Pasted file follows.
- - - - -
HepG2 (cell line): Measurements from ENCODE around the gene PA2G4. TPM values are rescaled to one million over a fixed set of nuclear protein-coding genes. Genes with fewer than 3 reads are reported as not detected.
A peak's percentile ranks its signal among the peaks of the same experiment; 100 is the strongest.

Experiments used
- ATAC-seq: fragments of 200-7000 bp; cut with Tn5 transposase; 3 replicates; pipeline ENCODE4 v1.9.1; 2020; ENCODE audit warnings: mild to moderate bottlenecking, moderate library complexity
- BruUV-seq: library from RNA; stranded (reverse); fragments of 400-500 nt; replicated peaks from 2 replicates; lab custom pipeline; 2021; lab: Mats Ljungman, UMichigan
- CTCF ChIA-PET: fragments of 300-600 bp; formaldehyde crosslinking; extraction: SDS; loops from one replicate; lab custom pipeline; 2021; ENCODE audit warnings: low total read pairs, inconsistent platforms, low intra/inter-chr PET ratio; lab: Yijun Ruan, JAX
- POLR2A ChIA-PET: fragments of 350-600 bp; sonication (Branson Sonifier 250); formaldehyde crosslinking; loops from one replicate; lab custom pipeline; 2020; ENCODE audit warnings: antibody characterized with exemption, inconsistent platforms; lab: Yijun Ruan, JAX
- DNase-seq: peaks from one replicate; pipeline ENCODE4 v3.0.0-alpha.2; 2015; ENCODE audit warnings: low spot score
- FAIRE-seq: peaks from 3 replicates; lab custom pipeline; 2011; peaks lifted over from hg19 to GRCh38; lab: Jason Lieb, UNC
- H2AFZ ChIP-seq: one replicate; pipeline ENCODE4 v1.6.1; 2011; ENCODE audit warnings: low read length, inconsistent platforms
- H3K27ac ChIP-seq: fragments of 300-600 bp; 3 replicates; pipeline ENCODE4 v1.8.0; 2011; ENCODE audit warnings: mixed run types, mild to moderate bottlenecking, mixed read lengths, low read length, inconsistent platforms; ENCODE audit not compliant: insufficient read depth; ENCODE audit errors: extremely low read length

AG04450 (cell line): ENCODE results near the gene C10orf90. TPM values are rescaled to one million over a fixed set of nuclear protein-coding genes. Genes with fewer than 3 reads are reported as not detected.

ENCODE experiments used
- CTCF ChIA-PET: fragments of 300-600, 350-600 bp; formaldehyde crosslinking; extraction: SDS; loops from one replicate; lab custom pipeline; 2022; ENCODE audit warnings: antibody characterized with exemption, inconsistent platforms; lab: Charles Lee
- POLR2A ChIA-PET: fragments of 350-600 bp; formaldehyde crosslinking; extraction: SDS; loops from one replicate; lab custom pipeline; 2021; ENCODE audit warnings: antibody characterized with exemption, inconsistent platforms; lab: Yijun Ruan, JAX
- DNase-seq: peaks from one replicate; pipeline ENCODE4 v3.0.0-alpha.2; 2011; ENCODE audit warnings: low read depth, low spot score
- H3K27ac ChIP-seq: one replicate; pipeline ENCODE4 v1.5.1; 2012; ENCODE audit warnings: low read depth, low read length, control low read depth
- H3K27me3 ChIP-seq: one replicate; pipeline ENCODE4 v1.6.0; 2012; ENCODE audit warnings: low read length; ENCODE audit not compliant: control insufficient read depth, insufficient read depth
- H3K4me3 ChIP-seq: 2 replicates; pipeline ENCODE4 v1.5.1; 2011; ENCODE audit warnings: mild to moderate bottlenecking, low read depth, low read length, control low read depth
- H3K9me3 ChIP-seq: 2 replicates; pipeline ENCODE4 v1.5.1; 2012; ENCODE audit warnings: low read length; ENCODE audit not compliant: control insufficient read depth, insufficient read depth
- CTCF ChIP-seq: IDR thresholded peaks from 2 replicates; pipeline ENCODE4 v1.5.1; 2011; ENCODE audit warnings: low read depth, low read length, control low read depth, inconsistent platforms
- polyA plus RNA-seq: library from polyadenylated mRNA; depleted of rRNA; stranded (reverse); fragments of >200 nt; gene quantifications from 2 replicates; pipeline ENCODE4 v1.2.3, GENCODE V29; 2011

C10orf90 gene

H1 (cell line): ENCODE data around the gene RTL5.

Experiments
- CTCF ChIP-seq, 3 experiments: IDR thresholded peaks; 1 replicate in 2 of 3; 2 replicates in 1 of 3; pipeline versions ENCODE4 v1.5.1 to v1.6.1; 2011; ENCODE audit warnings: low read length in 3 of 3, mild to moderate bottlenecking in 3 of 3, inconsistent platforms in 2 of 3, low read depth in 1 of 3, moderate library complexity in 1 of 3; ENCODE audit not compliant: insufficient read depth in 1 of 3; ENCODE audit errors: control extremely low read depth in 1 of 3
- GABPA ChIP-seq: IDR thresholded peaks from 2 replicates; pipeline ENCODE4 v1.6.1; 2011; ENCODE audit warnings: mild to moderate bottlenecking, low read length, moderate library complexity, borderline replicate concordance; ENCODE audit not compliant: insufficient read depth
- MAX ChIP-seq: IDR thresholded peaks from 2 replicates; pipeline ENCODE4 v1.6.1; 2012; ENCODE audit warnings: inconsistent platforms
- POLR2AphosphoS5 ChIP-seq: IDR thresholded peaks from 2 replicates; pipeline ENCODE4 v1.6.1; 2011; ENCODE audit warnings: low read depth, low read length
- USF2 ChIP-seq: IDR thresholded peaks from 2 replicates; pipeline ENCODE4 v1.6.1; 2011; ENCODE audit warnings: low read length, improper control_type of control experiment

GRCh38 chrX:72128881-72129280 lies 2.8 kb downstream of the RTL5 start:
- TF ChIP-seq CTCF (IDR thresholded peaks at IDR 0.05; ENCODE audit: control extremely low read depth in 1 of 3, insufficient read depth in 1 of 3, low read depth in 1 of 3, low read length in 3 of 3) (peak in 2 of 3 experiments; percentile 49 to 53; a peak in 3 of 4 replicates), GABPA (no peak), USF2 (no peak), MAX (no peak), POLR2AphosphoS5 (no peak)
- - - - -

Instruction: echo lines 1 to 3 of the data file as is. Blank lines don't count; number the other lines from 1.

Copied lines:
HepG2 (cell line): Measurements from ENCODE around the gene PA2G4. TPM values are rescaled to one million over a fixed set of nuclear protein-coding genes. Genes with fewer than 3 reads are reported as not detected.
A peak's percentile ranks its signal among the peaks of the same experiment; 100 is the strongest.

Experiments used